This year’s elections, the U.S. Supreme Court’s “Obamacare” decision and the economy appear likely to determine whether we will be looking at a repeat of Washington state’s 1990s health care reform experience.
After the 1992 elections, comprehensive health care reform, known as the Washington Health Services Act, was enacted by the 1993 state legislature. Reforms were far reaching and were to be implemented over several years, like the current reforms. Similarly, the 1993 version relied upon government-mandated coverage that applied first to employers and then to individuals. An Employee Retirement Income Security Act (ERISA) waiver was needed, which was plausible because the 1992 election produced Democratic control of Congress, including Washington’s delegation.
Those comprehensive reforms appeared incapable of being unwound. However, circumstances quickly changed. Between passage of the reforms and the 1994 elections, a reform backlash developed. Reforms were characterized as overly complicated, bureaucratic and expensive government-imposed solutions that essentially failed to get at the actual drivers of health care costs, and instead simply shifted more of the costs onto businesses, carriers and providers while jeopardizing the viability of a private health care market.
The 1994 elections largely nullified the 1992 congressional and state legislative election results. An ERISA waiver was not obtainable. A reconstituted state legislature scrapped much of the Health Services Act in its 1995 session. Out went key components, including mandates requiring employers to offer and fund coverage for their employees (and ultimately their dependents), a new state regulatory commission to oversee reform implementation, certification requirements for health carriers, uniform benefit packages that had to be offered to businesses and individuals, cooperatives to introduce more options to the market, and requirements that doctors and hospitals deliver health care through highly integrated managed care systems.
The 2011 version of reform includes comparable features and goes further. It takes an already complicated regulatory landscape and enlarges it at both the state and federal levels. The volume of issued draft regulations, comments and final regulations is breathtaking. The costs of this activity attributable to the regulators and the regulated must be huge.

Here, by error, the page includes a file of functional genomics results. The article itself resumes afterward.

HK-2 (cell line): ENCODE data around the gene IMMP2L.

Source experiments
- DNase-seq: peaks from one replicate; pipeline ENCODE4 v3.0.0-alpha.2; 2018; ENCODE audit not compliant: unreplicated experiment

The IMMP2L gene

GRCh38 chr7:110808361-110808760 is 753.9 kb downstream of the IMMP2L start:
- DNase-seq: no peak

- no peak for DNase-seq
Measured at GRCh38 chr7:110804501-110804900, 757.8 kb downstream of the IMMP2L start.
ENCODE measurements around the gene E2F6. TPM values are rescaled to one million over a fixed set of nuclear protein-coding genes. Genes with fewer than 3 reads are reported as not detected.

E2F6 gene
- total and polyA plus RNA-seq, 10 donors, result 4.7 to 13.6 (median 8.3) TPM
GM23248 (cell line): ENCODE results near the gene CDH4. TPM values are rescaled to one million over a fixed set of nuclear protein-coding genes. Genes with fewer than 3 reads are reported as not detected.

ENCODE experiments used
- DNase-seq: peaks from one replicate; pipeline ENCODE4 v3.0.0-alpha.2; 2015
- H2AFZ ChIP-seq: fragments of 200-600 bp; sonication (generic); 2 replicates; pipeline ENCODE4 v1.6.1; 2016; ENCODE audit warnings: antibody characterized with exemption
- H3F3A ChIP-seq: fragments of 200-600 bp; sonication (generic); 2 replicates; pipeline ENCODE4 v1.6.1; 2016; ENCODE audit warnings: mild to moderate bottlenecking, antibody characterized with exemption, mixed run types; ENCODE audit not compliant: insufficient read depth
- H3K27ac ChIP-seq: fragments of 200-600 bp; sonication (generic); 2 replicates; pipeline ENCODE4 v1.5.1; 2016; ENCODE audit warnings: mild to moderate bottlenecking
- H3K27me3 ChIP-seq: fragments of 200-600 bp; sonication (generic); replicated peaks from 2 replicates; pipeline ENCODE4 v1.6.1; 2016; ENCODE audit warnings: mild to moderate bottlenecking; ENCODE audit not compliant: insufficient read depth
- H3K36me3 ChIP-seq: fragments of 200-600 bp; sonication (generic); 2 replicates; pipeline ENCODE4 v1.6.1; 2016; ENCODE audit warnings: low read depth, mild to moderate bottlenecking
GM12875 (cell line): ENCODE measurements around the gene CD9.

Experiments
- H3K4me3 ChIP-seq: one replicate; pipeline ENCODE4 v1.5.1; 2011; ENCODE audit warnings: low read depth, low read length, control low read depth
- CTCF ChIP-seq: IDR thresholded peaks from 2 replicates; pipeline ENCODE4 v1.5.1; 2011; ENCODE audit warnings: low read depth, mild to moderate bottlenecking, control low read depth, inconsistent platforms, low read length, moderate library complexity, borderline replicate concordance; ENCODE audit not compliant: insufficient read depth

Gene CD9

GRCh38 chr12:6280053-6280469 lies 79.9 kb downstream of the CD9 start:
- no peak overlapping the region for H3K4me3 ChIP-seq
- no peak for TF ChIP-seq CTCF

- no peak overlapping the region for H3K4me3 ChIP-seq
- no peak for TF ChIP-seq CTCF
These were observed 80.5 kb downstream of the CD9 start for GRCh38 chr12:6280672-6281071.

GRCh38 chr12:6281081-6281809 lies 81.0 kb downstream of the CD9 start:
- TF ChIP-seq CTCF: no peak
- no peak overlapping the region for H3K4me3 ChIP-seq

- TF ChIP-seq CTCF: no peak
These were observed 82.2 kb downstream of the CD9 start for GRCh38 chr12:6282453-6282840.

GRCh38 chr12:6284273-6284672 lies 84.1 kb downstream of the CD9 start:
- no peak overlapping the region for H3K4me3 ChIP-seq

One can expect funding questions similar to those raised about 1990s reforms. For example, significant funding to pay for subsidization of health care premiums for qualifying employees initially comes from federal agency grants. Later, the state program must be self- sustaining. If the state cannot afford to maintain existing successful programs like the Basic Health Plan or new ones like the Health Insurance Partnership to help uninsured, lower-wage, small-employer workers and their dependents, where will state funding come from to sustain the new programs?
Federal funding of current reforms is supposed to come from sources such as fines and penalties on employers and individuals who don’t buy coverage, and from slashing Medicare reimbursements for doctor and hospital services. The fines and penalties are described as “soft” because they start out lower than the anticipated premium costs of getting the coverage. The provider reimbursement cuts are not taken seriously yet, because that’s been an unfulfilled threat for years. But if these mechanisms fail to generate the needed funds, money will have to come from somewhere else. In other words, there is a significant risk that these reforms will be portrayed as huge unfunded mandates at a time when existing state programs can’t be sustained.
It’s hard to avoid seeing parallels between Washington’s 1992–95 health care reform period and where we are now. One huge difference, of course, is that we are in a much more perilous economic environment today. It will be interesting to see whether this year’s elections, the Supreme Court’s ruling and the state of the economy bring about a replay of Washington’s 1990s health care reform experience.